He has become, whether intentional or not, the hero of the misinformed. And he’s using it to stay in the race.

From my perspective, as someone who deals in truths, this is scary shit.

I’ve railed in the past against people who have posted images to their social channels that are false, and I’ve had to bear the brunt of their retorts. But I stand by my conviction that we should do our due diligence before sharing with our community. At the very least, it’s a responsibility we all share.

But aside from having our very own Snopes.com representatives with us at all times, it’s imperative that we ensure that what we are sharing is accurate, no matter how innocent we think it is.

We might not be running for president, but bad information can lead to very bad things.

Maybe Work Is Enough


It seems like everyone has a side hustle these days.

No longer is it okay to go to work, put in eight hours, and come home to spend the rest of your day with your family, followed, perhaps, by a few hours of mindless entertainment in front of the boob tube before calling it a day.

Now, it seems, the world looks down upon you if you’re not getting the most out of your self; maximizing every single minute of the day that you spend on earth. It’s like, we all have creative endeavors bouncing around in our heads, but we must pursue them lest we live a life that has not been fully realized.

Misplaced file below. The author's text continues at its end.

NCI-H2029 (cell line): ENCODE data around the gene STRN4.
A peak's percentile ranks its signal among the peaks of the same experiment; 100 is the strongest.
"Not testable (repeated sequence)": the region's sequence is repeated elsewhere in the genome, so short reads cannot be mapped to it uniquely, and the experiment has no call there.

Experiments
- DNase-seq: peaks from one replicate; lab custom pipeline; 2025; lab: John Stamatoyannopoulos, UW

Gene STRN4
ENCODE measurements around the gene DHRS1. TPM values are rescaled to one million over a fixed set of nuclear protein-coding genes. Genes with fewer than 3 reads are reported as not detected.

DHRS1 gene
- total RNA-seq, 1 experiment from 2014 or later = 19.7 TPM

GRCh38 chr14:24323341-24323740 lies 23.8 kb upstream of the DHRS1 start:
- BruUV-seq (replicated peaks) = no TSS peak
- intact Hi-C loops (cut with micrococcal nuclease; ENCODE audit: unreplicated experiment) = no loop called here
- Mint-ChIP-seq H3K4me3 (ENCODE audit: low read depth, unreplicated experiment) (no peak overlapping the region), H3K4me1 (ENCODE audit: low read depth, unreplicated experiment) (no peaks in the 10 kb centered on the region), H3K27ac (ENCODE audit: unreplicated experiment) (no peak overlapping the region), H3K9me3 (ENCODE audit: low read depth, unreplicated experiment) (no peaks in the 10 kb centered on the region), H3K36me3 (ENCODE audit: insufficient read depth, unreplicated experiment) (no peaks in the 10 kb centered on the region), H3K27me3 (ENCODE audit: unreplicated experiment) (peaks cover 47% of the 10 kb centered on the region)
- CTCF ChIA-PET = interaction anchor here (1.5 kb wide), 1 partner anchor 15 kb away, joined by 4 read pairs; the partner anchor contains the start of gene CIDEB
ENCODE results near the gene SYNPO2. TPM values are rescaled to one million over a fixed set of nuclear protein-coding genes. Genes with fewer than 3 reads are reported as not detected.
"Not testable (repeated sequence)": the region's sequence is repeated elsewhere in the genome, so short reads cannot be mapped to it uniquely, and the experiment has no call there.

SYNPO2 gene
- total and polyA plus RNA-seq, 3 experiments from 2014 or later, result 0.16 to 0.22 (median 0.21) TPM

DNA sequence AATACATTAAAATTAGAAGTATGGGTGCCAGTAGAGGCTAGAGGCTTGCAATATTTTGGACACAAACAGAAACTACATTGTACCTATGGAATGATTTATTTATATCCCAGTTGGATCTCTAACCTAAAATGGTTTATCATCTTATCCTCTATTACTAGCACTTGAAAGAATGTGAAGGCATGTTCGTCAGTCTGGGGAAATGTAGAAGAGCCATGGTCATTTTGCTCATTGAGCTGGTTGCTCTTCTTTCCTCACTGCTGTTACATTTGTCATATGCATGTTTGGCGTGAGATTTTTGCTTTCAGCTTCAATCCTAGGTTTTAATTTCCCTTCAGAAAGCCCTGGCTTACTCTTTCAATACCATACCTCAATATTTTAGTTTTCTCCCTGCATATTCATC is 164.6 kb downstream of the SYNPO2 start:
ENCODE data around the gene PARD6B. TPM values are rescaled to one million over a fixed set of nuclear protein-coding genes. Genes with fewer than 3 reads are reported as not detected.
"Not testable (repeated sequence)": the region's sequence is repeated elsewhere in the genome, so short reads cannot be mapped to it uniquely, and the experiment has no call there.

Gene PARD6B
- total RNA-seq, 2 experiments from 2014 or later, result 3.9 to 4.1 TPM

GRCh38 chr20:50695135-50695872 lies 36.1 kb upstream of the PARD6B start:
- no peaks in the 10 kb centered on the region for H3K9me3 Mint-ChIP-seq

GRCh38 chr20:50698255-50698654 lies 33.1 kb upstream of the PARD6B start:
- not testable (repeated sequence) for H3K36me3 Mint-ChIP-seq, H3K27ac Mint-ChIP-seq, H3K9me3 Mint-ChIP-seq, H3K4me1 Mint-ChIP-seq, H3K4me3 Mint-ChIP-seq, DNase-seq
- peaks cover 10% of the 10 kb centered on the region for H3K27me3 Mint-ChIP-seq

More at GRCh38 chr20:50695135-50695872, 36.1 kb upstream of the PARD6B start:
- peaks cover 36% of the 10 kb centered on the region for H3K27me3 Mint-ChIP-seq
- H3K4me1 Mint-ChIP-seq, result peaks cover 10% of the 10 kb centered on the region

The idea of work is so ingrained in us — in our species — that it’s now part of our regular output as human beings.

It’s just what we do.

But now we have to go above and beyond to feel like we are making a difference; making our days count. To supplement our incomes.

What if it’s okay to work all day, come home, crack open a beer, and put your feet up?

Those precious hours spent outside of work should be spent however we please, not under pressure to perform to the level of everyone else’s expectations.

We put in a full day, five days a week, so that we can rest.

Maybe our work is enough.


How I Learned To Stop Hating And Love The Facebook


I used to hate Facebook.

Well, first I loved it. Those first few months after I created an account were magical, at least from a social media perspective.

I re-connected with people who I thought I would never see again, let alone talk to. They were friends I grew up with, went to school with, worked with.

It became a convenient way to stay in touch without having to see them in person, which was nice, because quite a few of them lived in other states.

Facebook was the ideal solution for personal interaction in a world where we spend a lot of time not interacting with people.  If you went a few weeks or months without seeing a friend, you could log into Facebook and immediately be brought up-to-date on what was happening in their life.